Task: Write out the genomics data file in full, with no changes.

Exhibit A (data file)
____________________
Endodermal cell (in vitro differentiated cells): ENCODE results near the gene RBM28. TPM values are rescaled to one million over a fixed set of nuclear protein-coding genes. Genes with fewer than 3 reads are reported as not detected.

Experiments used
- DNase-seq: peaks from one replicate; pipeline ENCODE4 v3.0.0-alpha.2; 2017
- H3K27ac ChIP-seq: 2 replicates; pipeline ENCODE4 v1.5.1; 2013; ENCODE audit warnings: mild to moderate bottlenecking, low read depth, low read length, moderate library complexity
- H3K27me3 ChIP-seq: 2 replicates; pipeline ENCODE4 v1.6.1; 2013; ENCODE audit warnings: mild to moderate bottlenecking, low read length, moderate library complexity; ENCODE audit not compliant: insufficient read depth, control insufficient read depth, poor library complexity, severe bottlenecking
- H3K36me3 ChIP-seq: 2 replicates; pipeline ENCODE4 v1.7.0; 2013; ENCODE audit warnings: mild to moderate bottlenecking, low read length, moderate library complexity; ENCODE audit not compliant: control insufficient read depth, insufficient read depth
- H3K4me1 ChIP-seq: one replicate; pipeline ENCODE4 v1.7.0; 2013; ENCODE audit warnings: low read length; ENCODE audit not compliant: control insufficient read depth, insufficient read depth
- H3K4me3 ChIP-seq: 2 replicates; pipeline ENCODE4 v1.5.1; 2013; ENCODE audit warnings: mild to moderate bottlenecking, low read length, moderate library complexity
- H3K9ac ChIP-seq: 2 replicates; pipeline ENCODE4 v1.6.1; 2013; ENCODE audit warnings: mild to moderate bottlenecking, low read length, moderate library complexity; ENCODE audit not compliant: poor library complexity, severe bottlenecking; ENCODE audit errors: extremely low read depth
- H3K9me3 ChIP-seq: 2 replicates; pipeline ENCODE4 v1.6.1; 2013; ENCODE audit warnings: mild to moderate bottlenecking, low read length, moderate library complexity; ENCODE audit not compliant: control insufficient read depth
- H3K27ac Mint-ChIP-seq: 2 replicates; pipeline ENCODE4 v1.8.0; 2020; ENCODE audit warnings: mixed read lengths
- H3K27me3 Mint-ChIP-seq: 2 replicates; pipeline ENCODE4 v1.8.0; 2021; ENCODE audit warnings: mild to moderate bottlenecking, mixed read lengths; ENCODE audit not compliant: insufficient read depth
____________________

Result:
Endodermal cell (in vitro differentiated cells): ENCODE results near the gene RBM28. TPM values are rescaled to one million over a fixed set of nuclear protein-coding genes. Genes with fewer than 3 reads are reported as not detected.

Experiments used
- DNase-seq: peaks from one replicate; pipeline ENCODE4 v3.0.0-alpha.2; 2017
- H3K27ac ChIP-seq: 2 replicates; pipeline ENCODE4 v1.5.1; 2013; ENCODE audit warnings: mild to moderate bottlenecking, low read depth, low read length, moderate library complexity
- H3K27me3 ChIP-seq: 2 replicates; pipeline ENCODE4 v1.6.1; 2013; ENCODE audit warnings: mild to moderate bottlenecking, low read length, moderate library complexity; ENCODE audit not compliant: insufficient read depth, control insufficient read depth, poor library complexity, severe bottlenecking
- H3K36me3 ChIP-seq: 2 replicates; pipeline ENCODE4 v1.7.0; 2013; ENCODE audit warnings: mild to moderate bottlenecking, low read length, moderate library complexity; ENCODE audit not compliant: control insufficient read depth, insufficient read depth
- H3K4me1 ChIP-seq: one replicate; pipeline ENCODE4 v1.7.0; 2013; ENCODE audit warnings: low read length; ENCODE audit not compliant: control insufficient read depth, insufficient read depth
- H3K4me3 ChIP-seq: 2 replicates; pipeline ENCODE4 v1.5.1; 2013; ENCODE audit warnings: mild to moderate bottlenecking, low read length, moderate library complexity
- H3K9ac ChIP-seq: 2 replicates; pipeline ENCODE4 v1.6.1; 2013; ENCODE audit warnings: mild to moderate bottlenecking, low read length, moderate library complexity; ENCODE audit not compliant: poor library complexity, severe bottlenecking; ENCODE audit errors: extremely low read depth
- H3K9me3 ChIP-seq: 2 replicates; pipeline ENCODE4 v1.6.1; 2013; ENCODE audit warnings: mild to moderate bottlenecking, low read length, moderate library complexity; ENCODE audit not compliant: control insufficient read depth
- H3K27ac Mint-ChIP-seq: 2 replicates; pipeline ENCODE4 v1.8.0; 2020; ENCODE audit warnings: mixed read lengths
- H3K27me3 Mint-ChIP-seq: 2 replicates; pipeline ENCODE4 v1.8.0; 2021; ENCODE audit warnings: mild to moderate bottlenecking, mixed read lengths; ENCODE audit not compliant: insufficient read depth